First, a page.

Jerusalem: Two Perspectives

It was my last evening in Jerusalem and I had just spent the day with a new friend, a travel writer who happened to be in town at the same time. We explored Yad Vashem and he was gracious enough to teach me the ins and outs of the bus system. After a glass of wine at a quiet café in the heart of trendy West Jerusalem, we parted ways and I began my nightly search for dinner.

During my stay I had moderate success at finding restaurants in Jerusalem. I honestly expected a greater selection, but managed to find a few good spots. Since it was my last night in Jerusalem, I wanted something special. I stopped at several restaurants and read through their menus, but none seemed right. Just as I was about to give up hope, I stumbled upon a self-described Israeli style restaurant that looked promising.

This was my first solo trip since I was in my early twenties and one aspect I didn’t particularly enjoy was eating alone. Scott and I have had some of our best conversations and experiences over meals around the world and I missed not having him there. As I was eating my appetizer at Alma Restaurant, a woman and her dog stopped to look at the restaurant menu. After a few moments an older gentlemen joined them, and they seemed to be debating whether or not to eat there. Meanwhile, I was completely obsessed with their dog. I have no idea what breed he was, mutt probably, but I had been away from my fur kids for several days and was desperate for canine interaction.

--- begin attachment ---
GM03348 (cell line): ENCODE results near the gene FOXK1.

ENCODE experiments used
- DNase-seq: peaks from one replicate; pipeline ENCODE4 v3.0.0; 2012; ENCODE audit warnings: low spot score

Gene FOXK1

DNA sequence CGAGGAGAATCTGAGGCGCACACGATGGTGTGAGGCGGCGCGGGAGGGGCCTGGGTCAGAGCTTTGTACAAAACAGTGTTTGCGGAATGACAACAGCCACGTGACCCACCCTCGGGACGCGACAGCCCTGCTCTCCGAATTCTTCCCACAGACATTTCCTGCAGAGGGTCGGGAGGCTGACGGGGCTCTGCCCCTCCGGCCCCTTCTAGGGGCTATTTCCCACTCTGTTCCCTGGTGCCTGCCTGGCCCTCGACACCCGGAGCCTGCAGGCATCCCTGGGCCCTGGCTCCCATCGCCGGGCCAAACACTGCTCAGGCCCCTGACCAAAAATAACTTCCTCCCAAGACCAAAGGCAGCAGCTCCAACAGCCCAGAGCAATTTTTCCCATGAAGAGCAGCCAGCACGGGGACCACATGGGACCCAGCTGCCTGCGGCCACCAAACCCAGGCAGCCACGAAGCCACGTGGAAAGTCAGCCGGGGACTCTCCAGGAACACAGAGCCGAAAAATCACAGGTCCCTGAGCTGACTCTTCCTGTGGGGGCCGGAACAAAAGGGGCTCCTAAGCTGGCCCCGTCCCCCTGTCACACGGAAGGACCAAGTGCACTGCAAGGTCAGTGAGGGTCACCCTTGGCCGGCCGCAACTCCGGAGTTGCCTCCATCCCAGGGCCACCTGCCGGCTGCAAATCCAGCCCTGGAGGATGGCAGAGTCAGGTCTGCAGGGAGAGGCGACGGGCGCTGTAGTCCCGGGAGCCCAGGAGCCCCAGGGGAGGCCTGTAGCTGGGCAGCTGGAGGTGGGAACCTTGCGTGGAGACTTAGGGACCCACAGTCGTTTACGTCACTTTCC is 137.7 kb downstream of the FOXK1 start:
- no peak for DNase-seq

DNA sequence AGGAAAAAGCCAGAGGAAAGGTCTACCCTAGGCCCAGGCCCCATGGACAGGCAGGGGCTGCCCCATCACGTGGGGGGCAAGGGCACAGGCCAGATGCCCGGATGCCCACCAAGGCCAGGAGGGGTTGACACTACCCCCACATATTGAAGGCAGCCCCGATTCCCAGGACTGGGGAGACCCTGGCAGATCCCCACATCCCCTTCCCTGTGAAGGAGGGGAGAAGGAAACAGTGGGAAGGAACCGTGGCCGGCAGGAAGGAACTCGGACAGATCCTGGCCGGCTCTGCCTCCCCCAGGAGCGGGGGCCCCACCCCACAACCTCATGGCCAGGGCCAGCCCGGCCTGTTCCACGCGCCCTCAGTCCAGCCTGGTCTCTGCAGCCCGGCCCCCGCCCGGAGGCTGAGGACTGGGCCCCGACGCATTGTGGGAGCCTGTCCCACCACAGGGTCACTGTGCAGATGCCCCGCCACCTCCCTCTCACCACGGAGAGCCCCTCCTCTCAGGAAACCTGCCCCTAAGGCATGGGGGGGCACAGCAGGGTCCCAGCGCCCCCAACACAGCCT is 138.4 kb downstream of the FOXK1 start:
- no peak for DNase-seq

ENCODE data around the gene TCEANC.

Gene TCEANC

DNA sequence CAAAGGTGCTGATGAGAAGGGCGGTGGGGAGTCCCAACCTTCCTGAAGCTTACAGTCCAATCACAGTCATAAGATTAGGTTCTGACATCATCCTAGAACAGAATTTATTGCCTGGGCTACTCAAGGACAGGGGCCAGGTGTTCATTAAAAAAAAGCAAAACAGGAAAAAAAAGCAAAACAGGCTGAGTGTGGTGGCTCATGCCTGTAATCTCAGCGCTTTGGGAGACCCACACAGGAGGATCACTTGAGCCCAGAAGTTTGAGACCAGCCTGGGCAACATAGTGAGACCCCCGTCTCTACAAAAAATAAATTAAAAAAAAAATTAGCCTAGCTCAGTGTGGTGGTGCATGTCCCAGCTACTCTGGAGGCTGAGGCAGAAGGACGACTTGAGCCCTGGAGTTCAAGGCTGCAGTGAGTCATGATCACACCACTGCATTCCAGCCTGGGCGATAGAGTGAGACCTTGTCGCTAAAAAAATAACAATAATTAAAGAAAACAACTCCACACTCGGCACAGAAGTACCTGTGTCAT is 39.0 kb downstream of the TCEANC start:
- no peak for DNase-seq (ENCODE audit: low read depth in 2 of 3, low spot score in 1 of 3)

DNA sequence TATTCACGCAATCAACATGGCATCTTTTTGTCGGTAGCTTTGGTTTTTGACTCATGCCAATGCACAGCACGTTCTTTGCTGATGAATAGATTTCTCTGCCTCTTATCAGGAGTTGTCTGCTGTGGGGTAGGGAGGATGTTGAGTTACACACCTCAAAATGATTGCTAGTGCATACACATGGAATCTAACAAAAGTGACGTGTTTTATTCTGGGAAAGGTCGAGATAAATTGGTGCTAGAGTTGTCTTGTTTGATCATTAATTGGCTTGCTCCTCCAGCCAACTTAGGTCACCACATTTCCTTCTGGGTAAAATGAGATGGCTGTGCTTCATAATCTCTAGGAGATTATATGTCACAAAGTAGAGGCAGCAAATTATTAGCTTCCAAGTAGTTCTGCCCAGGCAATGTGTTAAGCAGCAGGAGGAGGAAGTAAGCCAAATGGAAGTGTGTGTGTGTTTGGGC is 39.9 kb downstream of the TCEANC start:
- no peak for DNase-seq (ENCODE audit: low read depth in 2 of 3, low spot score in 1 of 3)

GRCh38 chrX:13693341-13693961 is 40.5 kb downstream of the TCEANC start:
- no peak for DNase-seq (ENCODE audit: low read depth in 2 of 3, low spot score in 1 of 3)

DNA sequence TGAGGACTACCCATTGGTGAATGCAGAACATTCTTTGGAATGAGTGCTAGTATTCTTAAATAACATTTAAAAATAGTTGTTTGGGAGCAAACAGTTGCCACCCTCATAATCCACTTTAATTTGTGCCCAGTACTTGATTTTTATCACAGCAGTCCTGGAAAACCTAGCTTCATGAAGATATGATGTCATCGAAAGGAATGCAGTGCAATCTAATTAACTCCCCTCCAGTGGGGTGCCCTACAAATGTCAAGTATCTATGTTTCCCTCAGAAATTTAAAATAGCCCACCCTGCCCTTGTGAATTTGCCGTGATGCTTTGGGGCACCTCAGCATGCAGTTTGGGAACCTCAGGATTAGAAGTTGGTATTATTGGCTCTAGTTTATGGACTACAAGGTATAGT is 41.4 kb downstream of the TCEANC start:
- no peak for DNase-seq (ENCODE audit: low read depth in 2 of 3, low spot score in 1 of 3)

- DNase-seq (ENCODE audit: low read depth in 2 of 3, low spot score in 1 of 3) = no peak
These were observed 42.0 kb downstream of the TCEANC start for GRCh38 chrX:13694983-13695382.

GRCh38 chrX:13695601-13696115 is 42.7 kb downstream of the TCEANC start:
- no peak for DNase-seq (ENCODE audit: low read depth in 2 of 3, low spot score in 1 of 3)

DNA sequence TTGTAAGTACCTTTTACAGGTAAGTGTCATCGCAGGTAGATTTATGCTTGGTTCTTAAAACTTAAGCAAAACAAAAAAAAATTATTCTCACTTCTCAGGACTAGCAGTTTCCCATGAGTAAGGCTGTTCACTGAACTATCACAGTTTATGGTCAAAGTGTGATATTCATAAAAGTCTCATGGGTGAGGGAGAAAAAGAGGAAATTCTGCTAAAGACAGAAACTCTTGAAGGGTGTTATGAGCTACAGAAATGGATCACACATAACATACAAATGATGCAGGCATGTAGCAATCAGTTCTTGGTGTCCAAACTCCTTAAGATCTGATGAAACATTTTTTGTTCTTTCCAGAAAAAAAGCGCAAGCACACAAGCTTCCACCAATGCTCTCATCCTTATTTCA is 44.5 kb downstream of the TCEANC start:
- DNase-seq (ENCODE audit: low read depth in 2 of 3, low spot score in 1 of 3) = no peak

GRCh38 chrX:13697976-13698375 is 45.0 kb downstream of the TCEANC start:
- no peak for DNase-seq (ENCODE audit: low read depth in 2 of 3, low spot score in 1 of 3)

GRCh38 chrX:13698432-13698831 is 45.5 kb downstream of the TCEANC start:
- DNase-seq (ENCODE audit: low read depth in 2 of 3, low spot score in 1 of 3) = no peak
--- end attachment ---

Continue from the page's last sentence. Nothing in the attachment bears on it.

I signaled to her to ask if I could pet the pup, she nodded and I was able to get in a few good head scratches before they took a table nearby.